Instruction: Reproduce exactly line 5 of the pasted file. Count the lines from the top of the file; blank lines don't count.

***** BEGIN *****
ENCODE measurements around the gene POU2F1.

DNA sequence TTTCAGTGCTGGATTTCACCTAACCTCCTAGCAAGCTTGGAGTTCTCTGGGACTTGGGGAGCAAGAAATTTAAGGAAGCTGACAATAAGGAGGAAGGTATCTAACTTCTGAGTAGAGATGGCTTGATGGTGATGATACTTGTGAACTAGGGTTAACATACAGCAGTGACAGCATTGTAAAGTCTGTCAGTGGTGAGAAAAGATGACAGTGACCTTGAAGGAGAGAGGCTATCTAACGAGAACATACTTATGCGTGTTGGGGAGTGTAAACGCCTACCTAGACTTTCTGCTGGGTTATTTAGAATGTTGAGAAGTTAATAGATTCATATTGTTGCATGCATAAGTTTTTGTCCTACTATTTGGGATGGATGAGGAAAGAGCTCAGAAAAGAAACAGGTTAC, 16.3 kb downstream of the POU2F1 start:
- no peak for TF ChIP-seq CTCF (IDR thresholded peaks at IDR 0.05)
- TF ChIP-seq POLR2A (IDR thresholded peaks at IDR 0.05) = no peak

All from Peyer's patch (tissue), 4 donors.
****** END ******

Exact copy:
All from Peyer's patch (tissue), 4 donors.